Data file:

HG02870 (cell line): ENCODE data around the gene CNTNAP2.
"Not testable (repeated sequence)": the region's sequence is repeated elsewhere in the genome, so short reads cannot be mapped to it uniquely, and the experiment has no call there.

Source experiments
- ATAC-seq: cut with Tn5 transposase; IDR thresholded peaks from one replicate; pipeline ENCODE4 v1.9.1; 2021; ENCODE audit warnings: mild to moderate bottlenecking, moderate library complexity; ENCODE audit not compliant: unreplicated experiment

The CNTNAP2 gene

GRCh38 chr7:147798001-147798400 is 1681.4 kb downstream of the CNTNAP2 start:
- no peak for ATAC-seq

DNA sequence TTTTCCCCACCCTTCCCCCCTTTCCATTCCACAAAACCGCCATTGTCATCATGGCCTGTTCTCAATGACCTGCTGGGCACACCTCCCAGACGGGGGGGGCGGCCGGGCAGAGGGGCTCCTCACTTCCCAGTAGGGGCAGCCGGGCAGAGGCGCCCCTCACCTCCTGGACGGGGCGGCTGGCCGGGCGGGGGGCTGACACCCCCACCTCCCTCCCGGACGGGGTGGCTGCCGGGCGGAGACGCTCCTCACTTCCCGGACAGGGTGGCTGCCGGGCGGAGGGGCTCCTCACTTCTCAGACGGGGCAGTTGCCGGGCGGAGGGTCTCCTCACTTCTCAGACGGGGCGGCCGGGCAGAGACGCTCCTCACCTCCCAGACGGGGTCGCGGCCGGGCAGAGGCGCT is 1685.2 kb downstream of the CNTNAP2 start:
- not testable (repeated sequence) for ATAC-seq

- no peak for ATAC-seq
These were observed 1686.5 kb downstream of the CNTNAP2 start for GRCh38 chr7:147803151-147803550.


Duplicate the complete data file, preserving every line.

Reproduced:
HG02870 (cell line): ENCODE data around the gene CNTNAP2.
"Not testable (repeated sequence)": the region's sequence is repeated elsewhere in the genome, so short reads cannot be mapped to it uniquely, and the experiment has no call there.

Source experiments
- ATAC-seq: cut with Tn5 transposase; IDR thresholded peaks from one replicate; pipeline ENCODE4 v1.9.1; 2021; ENCODE audit warnings: mild to moderate bottlenecking, moderate library complexity; ENCODE audit not compliant: unreplicated experiment

The CNTNAP2 gene

GRCh38 chr7:147798001-147798400 is 1681.4 kb downstream of the CNTNAP2 start:
- no peak for ATAC-seq

DNA sequence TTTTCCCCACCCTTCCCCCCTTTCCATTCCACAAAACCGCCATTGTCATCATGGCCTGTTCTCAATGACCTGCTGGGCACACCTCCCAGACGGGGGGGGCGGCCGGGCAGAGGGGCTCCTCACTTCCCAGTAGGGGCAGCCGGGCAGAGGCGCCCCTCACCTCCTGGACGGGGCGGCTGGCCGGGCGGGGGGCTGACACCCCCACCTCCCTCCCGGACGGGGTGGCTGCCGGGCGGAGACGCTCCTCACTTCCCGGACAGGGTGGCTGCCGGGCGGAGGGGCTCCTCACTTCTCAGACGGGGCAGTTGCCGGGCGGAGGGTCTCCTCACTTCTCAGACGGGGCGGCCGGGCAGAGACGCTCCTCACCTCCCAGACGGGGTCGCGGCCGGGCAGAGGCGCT is 1685.2 kb downstream of the CNTNAP2 start:
- not testable (repeated sequence) for ATAC-seq

- no peak for ATAC-seq
These were observed 1686.5 kb downstream of the CNTNAP2 start for GRCh38 chr7:147803151-147803550.